We differ with the governor’s portrayal of the basic aid funding for education in his proposal as an “increase” in state funds. The decision not to replace federal stimulus monies, which supported the school funding formula along with state dollars in the last state budget, results in a loss of $1.4 billion for school districts over the biennium, compared to FY 2011 levels. This, along with an approximately one half reduction in replacement dollars for the loss of the local tangible personal property (TPP) tax, puts the cuts to education at more than $3.1 billion over the biennium. This results in a net loss in education funding. Click here <http://ealerts.osba-ohio.org/files/file/As%20Introduced%20Education%20Funding%20Summary.doc> for a link to a chart that lays out the reductions.

The $3.1 billion loss in funding cannot be absorbed without major cuts to programs and staff over the next two years. While school districts had been preparing for a reduction in state aid, the realities of this proposal are alarming. Districts will be forced to shift a bigger burden of the cost of funding their education programs to local taxpayers, while the public is being told that state funding for education is increasing.

We do not have details at this time about the proposed legislative changes aimed at helping school districts reduce costs that have been cited by the governor and his staff. However, it is unlikely that those mentioned — health care pooling, changes in procedures for reduction in force and new regional shared services — will make any substantive difference within the upcoming budget cycle. Additionally, it appears that districts are being asked to find other ways to fund programs like gifted education, even though the state would eliminate gifted education funds to local districts, according to the governor’s proposal.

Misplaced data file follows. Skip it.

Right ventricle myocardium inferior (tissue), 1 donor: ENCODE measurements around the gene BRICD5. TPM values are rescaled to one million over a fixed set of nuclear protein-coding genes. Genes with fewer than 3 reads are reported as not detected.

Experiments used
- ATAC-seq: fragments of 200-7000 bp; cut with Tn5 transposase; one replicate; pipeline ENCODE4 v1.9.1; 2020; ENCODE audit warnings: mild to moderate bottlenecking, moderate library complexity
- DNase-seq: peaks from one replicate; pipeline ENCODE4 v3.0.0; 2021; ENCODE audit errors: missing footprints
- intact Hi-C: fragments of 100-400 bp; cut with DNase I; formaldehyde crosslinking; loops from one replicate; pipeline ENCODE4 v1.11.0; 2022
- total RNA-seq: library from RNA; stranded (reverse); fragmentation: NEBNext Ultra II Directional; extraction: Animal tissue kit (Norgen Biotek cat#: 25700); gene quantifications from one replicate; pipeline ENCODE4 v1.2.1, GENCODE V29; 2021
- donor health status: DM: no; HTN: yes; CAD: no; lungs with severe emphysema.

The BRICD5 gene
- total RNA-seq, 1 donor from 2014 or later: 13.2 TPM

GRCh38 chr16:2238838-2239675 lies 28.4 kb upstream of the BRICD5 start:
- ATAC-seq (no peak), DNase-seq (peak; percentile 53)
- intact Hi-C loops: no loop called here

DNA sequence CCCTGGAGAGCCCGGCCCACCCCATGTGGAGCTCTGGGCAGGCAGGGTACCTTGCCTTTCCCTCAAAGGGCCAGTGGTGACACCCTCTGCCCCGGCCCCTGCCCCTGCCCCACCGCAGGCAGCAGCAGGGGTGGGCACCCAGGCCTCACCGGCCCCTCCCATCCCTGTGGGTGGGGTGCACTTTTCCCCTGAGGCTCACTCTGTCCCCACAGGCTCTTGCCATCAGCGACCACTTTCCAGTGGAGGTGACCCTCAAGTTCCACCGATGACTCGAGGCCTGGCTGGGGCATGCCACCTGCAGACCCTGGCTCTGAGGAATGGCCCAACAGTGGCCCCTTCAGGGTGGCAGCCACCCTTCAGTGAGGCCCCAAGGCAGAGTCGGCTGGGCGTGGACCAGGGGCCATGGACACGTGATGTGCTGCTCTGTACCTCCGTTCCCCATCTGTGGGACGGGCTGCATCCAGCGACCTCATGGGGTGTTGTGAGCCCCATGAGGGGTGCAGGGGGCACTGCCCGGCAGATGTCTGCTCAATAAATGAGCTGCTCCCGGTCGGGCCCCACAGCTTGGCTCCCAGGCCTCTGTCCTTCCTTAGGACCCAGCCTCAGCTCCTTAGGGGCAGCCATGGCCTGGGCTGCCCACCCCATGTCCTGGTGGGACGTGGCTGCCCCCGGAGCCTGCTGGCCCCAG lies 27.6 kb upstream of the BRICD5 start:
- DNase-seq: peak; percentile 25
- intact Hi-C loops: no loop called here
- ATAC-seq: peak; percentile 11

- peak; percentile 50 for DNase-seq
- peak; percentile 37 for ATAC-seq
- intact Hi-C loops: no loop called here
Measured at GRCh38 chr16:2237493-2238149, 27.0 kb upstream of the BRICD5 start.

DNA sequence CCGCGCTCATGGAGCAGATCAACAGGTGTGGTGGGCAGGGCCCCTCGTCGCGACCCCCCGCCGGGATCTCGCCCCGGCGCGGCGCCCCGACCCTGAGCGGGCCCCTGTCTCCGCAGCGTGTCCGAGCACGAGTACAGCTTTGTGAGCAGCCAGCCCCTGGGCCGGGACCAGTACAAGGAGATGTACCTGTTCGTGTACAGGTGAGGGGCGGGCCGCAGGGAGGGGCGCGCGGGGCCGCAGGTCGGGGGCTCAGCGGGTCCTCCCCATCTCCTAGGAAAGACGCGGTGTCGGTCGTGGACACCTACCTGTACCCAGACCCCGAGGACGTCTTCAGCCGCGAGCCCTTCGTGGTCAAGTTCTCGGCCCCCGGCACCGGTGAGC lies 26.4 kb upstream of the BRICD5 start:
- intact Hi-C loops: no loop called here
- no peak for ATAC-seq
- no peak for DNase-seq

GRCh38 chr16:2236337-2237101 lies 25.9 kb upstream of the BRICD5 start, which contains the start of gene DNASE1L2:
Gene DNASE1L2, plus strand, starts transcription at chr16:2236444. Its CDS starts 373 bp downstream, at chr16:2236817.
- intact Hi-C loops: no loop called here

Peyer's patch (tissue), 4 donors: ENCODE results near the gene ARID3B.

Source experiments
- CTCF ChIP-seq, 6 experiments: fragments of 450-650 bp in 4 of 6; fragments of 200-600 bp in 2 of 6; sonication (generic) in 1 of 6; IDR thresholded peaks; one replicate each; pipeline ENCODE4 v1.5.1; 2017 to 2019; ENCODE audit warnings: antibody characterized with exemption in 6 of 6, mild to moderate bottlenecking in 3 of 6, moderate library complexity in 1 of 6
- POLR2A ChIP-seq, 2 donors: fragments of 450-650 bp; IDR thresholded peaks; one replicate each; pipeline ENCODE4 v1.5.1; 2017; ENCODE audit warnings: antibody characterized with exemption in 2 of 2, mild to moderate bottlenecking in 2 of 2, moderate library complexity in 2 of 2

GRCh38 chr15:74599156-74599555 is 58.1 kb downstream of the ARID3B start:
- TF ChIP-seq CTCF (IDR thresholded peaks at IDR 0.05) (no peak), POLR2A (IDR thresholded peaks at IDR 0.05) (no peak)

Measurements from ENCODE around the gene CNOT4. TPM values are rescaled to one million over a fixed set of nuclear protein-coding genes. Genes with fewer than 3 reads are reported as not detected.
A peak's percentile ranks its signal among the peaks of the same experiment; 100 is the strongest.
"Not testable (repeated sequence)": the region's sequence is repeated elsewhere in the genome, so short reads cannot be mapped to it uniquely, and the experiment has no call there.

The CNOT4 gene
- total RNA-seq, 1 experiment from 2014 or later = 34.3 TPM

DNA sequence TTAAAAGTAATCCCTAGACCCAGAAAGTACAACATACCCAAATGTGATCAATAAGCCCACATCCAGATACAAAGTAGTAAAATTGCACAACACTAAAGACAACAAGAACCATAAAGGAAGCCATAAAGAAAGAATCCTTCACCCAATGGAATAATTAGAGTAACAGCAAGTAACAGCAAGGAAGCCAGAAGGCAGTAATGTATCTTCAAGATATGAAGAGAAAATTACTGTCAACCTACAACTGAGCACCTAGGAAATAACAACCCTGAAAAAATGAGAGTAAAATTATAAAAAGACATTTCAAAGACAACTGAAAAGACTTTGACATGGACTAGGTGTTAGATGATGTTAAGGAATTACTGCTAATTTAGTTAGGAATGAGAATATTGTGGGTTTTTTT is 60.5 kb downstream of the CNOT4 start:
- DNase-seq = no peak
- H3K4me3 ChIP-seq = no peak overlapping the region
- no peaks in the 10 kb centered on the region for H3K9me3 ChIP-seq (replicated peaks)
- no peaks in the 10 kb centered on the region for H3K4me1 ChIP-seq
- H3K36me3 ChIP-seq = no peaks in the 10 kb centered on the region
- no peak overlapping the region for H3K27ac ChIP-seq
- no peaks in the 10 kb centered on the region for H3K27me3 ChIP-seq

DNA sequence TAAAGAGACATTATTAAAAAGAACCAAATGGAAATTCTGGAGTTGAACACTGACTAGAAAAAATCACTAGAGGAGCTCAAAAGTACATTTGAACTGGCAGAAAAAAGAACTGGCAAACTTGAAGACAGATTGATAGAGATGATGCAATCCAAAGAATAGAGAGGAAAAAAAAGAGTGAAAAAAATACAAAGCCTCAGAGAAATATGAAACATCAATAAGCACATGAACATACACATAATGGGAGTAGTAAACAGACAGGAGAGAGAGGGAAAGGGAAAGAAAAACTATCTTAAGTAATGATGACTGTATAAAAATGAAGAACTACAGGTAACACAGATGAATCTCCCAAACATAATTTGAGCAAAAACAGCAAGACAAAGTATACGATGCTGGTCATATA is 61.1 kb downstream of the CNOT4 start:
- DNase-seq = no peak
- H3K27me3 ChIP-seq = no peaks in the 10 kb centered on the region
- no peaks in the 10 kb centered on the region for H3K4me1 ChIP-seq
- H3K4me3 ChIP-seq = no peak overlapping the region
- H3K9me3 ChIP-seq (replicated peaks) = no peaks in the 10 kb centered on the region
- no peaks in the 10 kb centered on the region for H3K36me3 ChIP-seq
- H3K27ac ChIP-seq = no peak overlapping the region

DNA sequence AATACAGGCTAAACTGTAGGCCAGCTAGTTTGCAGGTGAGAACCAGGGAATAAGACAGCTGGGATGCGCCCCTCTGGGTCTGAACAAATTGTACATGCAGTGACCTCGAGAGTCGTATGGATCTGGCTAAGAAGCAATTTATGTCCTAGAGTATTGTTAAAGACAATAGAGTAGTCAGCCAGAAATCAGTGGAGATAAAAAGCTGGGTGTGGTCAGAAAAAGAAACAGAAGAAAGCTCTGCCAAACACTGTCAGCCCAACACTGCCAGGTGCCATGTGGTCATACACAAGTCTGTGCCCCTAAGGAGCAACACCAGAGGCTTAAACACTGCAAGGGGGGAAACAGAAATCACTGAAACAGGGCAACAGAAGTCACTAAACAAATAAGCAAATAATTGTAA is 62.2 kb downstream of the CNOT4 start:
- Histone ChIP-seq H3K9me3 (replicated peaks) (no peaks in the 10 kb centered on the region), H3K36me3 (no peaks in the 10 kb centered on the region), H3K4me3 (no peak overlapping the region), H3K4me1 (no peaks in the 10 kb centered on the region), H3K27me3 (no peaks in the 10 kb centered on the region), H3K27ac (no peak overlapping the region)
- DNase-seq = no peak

The following is a brief list of some observations about the proposed budget, as we understand it so far:

The total education budget for FY 2012 is 11.5% lower than in FY2011 and 4.9% lower in FY 2013 than in FY 2012 (includes all education line items for public, private and charter schools, as well as the Ohio Department of Education operating budget).